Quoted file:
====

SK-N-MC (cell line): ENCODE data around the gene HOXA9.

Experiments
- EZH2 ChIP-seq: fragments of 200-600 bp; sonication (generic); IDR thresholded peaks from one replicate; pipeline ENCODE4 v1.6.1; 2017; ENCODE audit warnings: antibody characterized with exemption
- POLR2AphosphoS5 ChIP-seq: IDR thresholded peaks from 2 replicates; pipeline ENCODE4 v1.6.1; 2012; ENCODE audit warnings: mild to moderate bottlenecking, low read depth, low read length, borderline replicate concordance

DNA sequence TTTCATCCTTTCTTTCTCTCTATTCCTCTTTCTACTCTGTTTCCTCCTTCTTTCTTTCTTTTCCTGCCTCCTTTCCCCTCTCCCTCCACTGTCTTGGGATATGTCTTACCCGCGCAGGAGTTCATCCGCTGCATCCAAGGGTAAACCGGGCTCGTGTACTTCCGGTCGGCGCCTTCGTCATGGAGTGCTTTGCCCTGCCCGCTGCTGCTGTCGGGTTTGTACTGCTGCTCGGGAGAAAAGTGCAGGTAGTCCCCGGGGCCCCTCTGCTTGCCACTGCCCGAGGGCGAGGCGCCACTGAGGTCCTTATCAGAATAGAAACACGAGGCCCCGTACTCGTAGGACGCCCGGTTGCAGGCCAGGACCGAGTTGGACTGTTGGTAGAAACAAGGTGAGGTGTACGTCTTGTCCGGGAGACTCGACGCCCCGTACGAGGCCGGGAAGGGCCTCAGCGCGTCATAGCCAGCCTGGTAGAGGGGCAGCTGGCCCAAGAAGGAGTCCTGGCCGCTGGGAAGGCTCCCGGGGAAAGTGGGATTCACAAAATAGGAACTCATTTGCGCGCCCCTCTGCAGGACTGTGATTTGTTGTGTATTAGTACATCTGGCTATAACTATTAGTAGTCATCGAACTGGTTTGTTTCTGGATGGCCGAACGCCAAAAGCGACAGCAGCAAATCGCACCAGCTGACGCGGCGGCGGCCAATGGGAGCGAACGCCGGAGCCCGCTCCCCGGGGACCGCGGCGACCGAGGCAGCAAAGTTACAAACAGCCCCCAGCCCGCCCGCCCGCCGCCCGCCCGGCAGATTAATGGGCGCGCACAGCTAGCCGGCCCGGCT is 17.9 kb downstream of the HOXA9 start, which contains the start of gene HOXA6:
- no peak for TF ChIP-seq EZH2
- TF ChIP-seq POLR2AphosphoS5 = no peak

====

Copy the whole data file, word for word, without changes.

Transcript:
SK-N-MC (cell line): ENCODE data around the gene HOXA9.

Experiments
- EZH2 ChIP-seq: fragments of 200-600 bp; sonication (generic); IDR thresholded peaks from one replicate; pipeline ENCODE4 v1.6.1; 2017; ENCODE audit warnings: antibody characterized with exemption
- POLR2AphosphoS5 ChIP-seq: IDR thresholded peaks from 2 replicates; pipeline ENCODE4 v1.6.1; 2012; ENCODE audit warnings: mild to moderate bottlenecking, low read depth, low read length, borderline replicate concordance

DNA sequence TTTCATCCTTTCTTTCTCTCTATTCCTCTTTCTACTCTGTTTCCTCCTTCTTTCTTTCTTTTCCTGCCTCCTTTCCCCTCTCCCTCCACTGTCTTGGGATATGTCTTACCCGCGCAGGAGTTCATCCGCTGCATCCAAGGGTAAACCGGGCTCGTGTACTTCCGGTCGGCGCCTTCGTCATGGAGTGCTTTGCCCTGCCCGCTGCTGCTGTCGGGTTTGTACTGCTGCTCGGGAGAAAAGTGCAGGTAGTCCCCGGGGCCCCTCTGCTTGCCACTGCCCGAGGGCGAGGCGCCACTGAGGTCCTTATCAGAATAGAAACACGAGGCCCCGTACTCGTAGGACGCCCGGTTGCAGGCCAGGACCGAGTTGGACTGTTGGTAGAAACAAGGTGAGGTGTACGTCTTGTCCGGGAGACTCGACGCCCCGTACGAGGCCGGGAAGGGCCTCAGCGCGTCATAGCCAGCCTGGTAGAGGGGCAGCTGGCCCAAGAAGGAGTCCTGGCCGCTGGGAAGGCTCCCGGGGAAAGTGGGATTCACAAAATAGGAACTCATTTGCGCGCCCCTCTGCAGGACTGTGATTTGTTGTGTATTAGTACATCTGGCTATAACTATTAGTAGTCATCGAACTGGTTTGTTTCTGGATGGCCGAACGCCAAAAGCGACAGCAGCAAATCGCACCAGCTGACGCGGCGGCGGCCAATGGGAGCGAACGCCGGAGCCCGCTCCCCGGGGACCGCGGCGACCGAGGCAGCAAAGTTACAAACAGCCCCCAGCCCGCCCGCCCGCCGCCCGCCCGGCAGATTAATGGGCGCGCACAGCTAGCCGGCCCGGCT is 17.9 kb downstream of the HOXA9 start, which contains the start of gene HOXA6:
- no peak for TF ChIP-seq EZH2
- TF ChIP-seq POLR2AphosphoS5 = no peak